Lorry and Minnie are ex-hookers who leave prison, determined to find the good life with rich men. Along the way Lorry meets and falls in love with cotton barge owner Dan. She must choose ... See full summary »
Gregory La Cava
With her pal Kitty, Eadie Chapman escapes from the sleazy roadhouse run by her mother and stepfather, only to become a showgirl. But her former milieu gave her a poor opinion of easy morals, and she plans to preserve her 'virtue' until marriage...preferably to a rich husband; while Kitty keeps falling for servants. Will playboy Tom Paige break down Eadie's resistance before his cynical father intervenes?Written by
Rod Crawford <firstname.lastname@example.org>
When Eadie is looking over the house with T.R. and T.R. Jr., they enter a dark room with large windows. When T.R. goes to turn on the lights, the light coming in through the windows goes out a couple beats before the room lights come on. See more »
Mr. Paige! I don't even know this young man! I never saw him until today. He came out here without an invitation and made himself obnoxious. He's a vulgar vulgarian!
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THE GIRL FROM MISSOURI (Metro-Goldwyn-Mayer, 1934), directed by Jack Conway, stars Jean Harlow, the girl actually from Missouri playing the fictional girl named Eadie from Missouri. In typical Depression era style story about gold diggers out to find rich husbands, THE GIRL FROM MISSOURI is no different from the others, but how it's played makes a difference from one movie to the next. While such gold digging types as Joan Blondell, Carole Lombard or many others might have handled similar assignment roles such as this, Jean Harlow does quite well in a light comedy with dramatic overtones.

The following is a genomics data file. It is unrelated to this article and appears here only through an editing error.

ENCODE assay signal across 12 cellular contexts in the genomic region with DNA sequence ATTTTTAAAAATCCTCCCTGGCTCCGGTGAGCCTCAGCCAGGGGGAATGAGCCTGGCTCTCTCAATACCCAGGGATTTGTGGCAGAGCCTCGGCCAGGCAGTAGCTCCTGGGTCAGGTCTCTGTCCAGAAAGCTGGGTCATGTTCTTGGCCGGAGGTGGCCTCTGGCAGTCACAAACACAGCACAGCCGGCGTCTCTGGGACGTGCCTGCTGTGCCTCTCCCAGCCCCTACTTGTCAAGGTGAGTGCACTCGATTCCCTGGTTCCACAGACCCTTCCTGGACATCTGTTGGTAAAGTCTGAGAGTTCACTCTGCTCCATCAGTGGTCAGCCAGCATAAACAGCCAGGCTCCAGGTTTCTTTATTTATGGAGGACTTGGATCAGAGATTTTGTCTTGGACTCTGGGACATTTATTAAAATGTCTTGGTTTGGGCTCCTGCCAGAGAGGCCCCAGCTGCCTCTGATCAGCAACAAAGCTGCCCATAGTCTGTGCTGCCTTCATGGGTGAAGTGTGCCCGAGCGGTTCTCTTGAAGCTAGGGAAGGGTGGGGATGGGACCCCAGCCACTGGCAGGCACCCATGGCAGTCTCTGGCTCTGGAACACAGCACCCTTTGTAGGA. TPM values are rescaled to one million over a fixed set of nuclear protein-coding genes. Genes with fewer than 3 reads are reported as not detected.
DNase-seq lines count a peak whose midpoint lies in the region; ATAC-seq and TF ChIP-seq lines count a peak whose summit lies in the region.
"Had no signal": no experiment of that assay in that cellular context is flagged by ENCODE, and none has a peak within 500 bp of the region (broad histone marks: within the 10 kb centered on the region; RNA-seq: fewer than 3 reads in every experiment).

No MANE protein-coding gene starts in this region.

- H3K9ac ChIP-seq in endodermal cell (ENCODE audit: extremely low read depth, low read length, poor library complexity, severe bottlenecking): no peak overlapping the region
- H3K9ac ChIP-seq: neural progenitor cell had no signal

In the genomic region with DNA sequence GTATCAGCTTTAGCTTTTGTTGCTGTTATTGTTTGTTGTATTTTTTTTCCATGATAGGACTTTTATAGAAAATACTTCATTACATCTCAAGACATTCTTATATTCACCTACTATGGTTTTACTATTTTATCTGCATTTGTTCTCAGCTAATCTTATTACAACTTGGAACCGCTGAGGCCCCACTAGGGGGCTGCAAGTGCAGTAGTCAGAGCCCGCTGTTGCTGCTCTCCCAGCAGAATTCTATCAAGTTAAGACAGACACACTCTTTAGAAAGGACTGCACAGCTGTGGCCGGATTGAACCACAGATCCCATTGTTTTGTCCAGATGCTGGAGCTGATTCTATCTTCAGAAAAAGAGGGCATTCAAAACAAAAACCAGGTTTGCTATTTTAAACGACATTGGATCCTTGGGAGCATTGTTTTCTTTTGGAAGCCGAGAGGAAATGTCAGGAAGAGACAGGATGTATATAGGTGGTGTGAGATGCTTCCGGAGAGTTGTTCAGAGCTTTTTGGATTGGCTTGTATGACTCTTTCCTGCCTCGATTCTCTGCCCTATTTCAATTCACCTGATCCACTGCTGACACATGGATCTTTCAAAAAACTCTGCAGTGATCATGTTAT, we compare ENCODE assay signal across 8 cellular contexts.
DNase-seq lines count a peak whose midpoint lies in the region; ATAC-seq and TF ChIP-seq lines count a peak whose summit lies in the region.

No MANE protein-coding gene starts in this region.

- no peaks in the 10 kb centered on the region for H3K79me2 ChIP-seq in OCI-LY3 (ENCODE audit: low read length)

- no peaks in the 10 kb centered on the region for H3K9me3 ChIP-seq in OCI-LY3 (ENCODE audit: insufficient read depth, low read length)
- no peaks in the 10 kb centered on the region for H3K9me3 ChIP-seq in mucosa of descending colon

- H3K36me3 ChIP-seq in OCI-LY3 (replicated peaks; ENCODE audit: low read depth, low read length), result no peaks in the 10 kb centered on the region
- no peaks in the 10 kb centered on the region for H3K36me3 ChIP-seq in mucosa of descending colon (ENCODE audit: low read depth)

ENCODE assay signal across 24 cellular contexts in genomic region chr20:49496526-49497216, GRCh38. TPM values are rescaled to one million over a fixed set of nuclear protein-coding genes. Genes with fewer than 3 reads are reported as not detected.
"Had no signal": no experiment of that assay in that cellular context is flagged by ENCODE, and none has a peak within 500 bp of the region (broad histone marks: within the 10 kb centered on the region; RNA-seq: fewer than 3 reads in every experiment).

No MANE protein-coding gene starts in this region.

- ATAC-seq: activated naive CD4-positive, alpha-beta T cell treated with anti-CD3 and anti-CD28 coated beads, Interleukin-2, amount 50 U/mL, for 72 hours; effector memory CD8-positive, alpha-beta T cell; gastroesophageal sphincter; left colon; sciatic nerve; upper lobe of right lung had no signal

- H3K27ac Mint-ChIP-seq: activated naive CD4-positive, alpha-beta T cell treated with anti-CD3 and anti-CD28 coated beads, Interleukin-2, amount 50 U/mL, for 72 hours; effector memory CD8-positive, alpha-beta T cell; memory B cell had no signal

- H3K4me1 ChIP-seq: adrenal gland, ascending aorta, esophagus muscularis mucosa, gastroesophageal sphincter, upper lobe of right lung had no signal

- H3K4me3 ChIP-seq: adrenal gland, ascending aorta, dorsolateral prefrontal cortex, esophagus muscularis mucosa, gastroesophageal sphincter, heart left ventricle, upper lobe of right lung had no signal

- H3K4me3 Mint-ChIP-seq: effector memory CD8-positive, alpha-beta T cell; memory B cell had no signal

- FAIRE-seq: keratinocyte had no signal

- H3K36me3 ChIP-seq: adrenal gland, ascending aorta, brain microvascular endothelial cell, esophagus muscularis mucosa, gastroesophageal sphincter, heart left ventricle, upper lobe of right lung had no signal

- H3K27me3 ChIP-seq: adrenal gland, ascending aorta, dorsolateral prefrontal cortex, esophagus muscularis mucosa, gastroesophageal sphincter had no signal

As the credits roll to the same underscoring that opened Harlow's earlier comedy success of BOMBSHELL (1933), the narrative opens at Mrs. Chapman's Hot Spot, the Best Beer in Missouri, where Edith "Eadie" Chapman (Jean Harlow) manages to sneak away from her unhappy existence of her loose-morals mother (Esther Howard) and unsympathetic stepfather (William "Stage Boyd), by packing up and going away with Kitty Lennihan (Patsy Kelly), her closest friend, on the first train leaving town for New York City. Later, Eadie and Kitty acquire jobs as chorus girls, but that's not enough. Eadie's ambition is to better herself, become somebody and marry a millionaire. Along with the group of chorus girls hired to entertain in the home of Frank Cousins (Lewis Stone) and his guests, Eadie makes a play for the elderly gentleman, unaware that he's broke and in desperate need of money himself. Unable to acquire financial help from millionaire businessman, Thomas Randolph Paige (Lionel Barrymore), Cousins kills himself. Before he dies, however, Cousins has earlier agreed to both an engagement to a girl he hardly knows as well as giving her his expensive gold cuff links as a gift. In fear of being arrested for having the cuff links found on her, she has Mr. Paige, whom she earlier mistook for a butler, to hide it for her from the police. Most appreciative of helping her out of a jam and offering her money, Eadie goes after Paige, president of T.R. Paige and Company, but her presence becomes too much for the elderly gentleman. Going to Palm Beach on a business trip, Eadie, who takes Kitty as her chaperon, follow suit. While waiting outside his office, Eadie is spotted by Paige's son, playboy Tommy Paige (Franchot Tone), who becomes her aggressor. When Mr. Paige discovers his son's love for this blonde chiseler and intends on marrying her, he does everything possible to break their engagement.